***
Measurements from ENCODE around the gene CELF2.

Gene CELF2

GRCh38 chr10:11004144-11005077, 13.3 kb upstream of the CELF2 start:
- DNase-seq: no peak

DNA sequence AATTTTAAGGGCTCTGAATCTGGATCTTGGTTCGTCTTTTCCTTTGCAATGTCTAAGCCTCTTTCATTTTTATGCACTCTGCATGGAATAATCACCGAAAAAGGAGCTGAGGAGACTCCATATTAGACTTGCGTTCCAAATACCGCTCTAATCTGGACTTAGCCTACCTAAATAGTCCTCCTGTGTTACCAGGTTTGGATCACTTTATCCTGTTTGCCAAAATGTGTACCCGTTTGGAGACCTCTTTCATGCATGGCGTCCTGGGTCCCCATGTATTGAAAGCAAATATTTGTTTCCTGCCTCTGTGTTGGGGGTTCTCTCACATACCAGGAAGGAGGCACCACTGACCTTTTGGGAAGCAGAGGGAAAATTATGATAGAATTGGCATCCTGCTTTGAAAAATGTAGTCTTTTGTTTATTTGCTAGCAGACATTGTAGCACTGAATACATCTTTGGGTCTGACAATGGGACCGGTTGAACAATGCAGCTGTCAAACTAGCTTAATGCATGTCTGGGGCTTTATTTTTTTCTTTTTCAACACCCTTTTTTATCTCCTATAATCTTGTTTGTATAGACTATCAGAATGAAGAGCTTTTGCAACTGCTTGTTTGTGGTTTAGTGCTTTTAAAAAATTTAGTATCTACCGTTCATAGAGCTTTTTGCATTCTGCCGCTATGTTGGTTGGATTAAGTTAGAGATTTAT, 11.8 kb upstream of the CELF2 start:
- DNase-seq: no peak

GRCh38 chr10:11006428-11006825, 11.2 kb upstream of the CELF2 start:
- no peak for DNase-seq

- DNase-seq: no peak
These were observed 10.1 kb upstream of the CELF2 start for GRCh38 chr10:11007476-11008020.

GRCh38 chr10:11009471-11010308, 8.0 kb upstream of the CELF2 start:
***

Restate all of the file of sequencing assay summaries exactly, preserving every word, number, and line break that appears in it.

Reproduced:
Measurements from ENCODE around the gene CELF2.

Gene CELF2

GRCh38 chr10:11004144-11005077, 13.3 kb upstream of the CELF2 start:
- DNase-seq: no peak

DNA sequence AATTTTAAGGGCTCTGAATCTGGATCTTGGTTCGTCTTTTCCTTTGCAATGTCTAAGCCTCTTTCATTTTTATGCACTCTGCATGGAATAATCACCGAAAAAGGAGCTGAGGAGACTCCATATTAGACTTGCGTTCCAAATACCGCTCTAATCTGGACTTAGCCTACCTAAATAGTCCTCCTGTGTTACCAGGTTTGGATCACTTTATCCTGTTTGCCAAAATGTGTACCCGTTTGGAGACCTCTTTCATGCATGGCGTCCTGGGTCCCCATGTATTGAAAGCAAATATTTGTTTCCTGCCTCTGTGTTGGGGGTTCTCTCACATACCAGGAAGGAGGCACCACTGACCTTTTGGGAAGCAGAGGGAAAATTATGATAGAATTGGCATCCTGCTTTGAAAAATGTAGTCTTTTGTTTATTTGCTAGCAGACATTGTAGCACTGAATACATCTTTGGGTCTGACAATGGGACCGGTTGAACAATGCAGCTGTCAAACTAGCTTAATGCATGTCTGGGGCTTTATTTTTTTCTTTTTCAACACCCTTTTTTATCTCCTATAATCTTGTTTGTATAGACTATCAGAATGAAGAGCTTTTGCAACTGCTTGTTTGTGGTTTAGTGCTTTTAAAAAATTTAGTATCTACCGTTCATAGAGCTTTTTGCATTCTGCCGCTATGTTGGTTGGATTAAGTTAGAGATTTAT, 11.8 kb upstream of the CELF2 start:
- DNase-seq: no peak

GRCh38 chr10:11006428-11006825, 11.2 kb upstream of the CELF2 start:
- no peak for DNase-seq

- DNase-seq: no peak
These were observed 10.1 kb upstream of the CELF2 start for GRCh38 chr10:11007476-11008020.

GRCh38 chr10:11009471-11010308, 8.0 kb upstream of the CELF2 start: